What’s the news? Growth is ahead for publishing platforms. Substack is raising another $65 million round of capital. The investment would put the company value at $650 million. And earlier this year, Twitter entered the newsletter platform business with its acquisition of Revue (no price disclosed.)
Plus, Medium announced its buyout offer to its editorial team in favor of increased support for independent content creators.
Think about the numbers. Since 2008, announced newsroom layoffs totaled almost 90,000 as the traditional ad-supported media business model goes by the wayside. And a lot of media never release how many journalists they’ve sent packing. Plus, even those who have jobs don’t want their future income solely hinging on the mercy of media owners.
And those numbers pale in comparison to the explosion of the content creator community, which some estimates put at 2 million professionals – and millions more wanting to earn revenue – in 2021 and beyond.
Are these publishing platforms good for content entrepreneurs? Yes and no. If you’re just beginning a business, Substack, Revue, and Medium can be good places to start. They let you own your audience (email lists). (Medium only recently introduced the subscribe feature.) They are a much better place to get going than social media platforms, like Facebook, Instagram, TikTok, etc., You can’t even access your fans and followers outside their networks.
If you are in the growth stage of your content business, these platforms aren’t the best choice. Just like social media platforms, they can change their business models and operating agreements. (Remember, they must serve those investors and shareholders first.) It’s better to grow your content business on owned platforms – where you really control your business model and all that accompanies it.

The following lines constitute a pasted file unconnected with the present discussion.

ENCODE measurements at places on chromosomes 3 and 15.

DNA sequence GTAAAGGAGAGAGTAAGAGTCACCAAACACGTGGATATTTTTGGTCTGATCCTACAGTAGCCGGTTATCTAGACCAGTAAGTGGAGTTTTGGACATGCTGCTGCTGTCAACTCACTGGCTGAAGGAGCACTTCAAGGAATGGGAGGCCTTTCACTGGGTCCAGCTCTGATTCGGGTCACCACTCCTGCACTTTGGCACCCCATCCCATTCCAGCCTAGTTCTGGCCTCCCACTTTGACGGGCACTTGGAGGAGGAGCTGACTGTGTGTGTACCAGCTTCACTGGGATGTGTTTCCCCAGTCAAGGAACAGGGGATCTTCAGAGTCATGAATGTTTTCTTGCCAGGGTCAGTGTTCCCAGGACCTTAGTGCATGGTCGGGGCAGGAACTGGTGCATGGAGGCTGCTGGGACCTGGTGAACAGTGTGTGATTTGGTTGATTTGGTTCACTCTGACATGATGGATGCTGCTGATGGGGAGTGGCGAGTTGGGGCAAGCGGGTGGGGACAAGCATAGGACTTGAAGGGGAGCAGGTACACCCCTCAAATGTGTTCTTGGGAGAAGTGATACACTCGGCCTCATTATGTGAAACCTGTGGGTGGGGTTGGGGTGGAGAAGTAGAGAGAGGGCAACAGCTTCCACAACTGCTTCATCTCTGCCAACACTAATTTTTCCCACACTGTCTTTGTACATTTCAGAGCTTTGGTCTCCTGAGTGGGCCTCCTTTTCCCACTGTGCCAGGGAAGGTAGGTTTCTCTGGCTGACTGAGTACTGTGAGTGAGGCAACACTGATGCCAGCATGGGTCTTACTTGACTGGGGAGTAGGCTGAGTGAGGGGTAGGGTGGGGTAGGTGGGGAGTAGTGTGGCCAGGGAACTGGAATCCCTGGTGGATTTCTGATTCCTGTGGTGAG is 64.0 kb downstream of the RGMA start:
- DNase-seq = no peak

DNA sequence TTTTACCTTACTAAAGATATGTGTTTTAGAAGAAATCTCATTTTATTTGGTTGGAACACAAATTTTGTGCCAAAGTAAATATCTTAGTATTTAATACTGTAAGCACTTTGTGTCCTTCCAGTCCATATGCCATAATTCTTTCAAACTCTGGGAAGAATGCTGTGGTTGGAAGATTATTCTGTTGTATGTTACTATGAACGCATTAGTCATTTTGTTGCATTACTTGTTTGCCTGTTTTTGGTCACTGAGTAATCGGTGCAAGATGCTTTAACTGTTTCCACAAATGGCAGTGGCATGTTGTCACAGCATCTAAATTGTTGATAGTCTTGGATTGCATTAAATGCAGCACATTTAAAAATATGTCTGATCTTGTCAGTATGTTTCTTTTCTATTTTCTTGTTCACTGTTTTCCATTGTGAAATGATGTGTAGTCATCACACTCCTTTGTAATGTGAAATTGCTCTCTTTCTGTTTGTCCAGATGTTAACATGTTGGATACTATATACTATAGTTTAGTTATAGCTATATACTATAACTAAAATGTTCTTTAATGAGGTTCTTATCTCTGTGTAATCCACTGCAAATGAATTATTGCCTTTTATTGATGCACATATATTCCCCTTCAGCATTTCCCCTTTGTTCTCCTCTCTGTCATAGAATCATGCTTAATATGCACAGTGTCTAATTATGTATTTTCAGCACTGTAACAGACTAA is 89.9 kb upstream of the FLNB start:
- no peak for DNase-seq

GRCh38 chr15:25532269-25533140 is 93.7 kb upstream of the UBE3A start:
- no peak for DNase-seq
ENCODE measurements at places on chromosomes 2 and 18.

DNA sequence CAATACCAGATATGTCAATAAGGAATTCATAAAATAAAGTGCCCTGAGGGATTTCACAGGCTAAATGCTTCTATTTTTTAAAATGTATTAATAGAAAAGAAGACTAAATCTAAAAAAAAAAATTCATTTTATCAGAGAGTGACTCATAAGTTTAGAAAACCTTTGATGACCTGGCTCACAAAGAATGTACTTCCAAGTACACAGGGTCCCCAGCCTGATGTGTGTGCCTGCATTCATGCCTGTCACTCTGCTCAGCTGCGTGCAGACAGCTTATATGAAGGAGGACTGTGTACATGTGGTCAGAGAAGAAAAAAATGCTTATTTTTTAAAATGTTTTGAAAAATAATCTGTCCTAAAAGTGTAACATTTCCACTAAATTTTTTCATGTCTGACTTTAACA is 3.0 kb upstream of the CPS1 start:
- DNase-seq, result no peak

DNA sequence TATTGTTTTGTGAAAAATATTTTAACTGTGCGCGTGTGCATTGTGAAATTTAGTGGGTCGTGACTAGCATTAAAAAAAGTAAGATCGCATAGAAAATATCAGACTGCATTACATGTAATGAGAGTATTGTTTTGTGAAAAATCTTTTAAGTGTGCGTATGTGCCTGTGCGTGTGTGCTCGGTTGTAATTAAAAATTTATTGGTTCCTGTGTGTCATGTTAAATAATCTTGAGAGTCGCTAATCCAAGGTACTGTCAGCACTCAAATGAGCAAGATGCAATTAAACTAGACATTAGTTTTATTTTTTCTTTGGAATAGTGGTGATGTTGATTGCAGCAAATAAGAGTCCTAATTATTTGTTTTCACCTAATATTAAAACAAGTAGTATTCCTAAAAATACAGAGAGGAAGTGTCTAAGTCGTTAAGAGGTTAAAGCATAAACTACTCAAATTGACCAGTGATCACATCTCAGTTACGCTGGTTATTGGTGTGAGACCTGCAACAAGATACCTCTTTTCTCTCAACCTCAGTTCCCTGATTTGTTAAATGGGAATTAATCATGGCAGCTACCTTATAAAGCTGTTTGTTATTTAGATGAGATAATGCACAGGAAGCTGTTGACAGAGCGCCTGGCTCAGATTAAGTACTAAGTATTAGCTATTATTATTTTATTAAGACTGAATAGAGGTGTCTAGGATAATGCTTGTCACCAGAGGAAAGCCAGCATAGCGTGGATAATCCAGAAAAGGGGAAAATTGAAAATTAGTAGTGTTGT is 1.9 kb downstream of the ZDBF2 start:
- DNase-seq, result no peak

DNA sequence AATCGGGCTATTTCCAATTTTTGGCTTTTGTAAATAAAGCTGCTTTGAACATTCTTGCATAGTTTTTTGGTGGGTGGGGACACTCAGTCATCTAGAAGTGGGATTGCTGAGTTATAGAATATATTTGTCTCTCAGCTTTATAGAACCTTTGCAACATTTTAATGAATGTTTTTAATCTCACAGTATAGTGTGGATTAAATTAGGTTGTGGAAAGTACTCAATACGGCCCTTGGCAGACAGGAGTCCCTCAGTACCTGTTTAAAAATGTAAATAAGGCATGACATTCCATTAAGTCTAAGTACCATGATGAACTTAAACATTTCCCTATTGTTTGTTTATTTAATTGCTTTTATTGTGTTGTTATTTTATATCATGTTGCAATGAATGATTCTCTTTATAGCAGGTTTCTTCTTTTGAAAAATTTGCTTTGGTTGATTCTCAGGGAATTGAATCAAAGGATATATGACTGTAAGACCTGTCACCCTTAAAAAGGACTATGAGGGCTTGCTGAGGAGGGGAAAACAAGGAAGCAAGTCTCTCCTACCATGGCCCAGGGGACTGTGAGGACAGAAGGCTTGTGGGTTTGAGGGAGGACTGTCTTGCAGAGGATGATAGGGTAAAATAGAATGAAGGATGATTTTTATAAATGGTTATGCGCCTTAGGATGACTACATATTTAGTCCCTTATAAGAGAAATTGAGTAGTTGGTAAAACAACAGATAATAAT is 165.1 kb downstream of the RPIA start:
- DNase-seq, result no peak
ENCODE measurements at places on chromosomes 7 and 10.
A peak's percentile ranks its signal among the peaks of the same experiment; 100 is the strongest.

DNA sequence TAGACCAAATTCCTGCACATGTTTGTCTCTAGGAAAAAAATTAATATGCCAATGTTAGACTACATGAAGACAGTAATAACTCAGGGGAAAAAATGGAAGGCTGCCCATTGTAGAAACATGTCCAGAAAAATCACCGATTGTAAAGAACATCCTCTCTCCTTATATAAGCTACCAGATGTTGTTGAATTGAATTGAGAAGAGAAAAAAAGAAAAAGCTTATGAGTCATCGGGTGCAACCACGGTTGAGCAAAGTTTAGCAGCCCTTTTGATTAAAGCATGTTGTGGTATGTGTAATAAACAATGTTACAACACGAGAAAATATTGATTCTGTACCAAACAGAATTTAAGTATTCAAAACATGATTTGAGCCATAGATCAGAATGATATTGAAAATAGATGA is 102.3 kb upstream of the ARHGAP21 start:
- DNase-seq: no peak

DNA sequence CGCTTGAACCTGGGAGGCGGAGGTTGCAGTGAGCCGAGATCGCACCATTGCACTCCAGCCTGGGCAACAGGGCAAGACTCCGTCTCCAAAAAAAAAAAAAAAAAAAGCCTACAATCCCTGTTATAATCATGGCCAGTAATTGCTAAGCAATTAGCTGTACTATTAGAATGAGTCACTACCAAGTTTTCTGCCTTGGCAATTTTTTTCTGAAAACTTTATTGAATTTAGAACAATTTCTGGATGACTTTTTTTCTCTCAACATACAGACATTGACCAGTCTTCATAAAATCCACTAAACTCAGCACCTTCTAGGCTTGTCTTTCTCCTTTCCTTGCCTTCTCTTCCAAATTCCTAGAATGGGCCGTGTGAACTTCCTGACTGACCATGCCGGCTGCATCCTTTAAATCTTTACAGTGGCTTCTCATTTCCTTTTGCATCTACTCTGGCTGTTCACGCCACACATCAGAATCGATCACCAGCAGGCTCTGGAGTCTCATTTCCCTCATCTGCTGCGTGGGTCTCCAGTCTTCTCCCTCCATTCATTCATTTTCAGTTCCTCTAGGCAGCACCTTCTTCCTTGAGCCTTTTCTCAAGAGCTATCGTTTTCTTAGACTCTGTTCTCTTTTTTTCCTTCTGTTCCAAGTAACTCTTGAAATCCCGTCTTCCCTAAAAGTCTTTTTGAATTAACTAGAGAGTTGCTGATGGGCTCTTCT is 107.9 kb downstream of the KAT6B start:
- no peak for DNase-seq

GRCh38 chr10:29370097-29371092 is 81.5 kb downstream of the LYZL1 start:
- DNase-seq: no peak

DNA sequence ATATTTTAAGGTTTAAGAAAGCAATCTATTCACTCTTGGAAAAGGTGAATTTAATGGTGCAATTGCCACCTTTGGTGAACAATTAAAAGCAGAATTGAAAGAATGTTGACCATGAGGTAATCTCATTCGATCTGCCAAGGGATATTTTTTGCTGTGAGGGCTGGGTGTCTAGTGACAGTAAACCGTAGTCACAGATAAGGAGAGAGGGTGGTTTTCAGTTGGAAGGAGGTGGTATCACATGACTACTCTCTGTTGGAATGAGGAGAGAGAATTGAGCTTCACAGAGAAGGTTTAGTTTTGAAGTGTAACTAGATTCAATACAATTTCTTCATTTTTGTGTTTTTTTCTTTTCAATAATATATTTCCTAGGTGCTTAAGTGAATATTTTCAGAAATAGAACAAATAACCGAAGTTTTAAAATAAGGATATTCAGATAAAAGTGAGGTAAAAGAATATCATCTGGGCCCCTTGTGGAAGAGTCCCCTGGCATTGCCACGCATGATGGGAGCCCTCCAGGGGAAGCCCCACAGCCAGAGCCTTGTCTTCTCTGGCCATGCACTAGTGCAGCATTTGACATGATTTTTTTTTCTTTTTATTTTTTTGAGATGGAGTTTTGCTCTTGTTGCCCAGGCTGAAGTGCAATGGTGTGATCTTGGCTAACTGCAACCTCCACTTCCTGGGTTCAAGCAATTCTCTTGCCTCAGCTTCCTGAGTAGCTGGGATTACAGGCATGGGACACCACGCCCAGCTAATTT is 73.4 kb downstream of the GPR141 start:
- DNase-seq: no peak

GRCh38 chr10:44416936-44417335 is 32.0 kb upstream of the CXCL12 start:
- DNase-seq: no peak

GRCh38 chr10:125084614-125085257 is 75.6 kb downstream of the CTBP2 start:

Still interested? In their recent business announcements, all three platforms talked about working better with their writer communities – benefits that are most helpful to early stage content entrepreneurs.
Among Substack’s plans: (1) Expansion of financial help to “de-risk” writers’ first year in business. Introduced in March, Substack Pro pays an upfront sum to some new writers. In exchange, Substack collects 85% of the writer’s subscription revenue in year one. After that, writers receive 90% of subscription revenue. (2) Investment in the Substack writer community, including its Bridge mentoring program, and (3) Construction of business support infrastructure for writers around legal matters, health care, editing services, design, tax advice, etc.
When Twitter acquired Revue, it also announced some changes that benefit content creators. It’s taking advantage of the Twitter connection – allowing people to sign up for newsletters directly on Twitter and creating new settings for writers to host conversations with their subscribers through the platform.
Twitter also is giving access to Revue’s pro-level features for free. And when you charge for subscriptions, Twitter lowered Revue’s cut to 5%. (The move probably is a way to undercut Substack, which takes 10%.) Twitter also says they plan to continue to develop new ways to support audience-based monetization – “whether it’s helping broaden revenue streams or serving as a cornerstone of someone’s business.”
Medium hasn’t been as specific, but CEO Ev Williams did say: “(The focus on external creators) means identifying writers – both already on Medium and not – and offering them deals, support, editing, and feedback to help them tell great stories and find their audience.” (Unlike Revue and Substack, Medium doesn’t offer a paid subscription feature for creator income. Here’s how they divvy the money to writers.)
What should every Substack, Revue, or Medium writer have? An exit plan. If you opt for a third-party newsletter publishing platform, make sure to prepare now for your future departure. In the short term, regularly save your data – email lists, content, analytics – to your computer or cloud server. For the long term, identify the milestones you want to hit before you leave the platform to embrace a fully owned content business model.
Anything else to know? In recent weeks, Substack has faced some criticism from people who think it isn’t as editorially neutral as it says. Content entrepreneur Jude Ellison Sady Doyle left the platform, criticizing it for paying big advances to writers whose content they found objectionable. You can read more about it in this TechCrunch piece.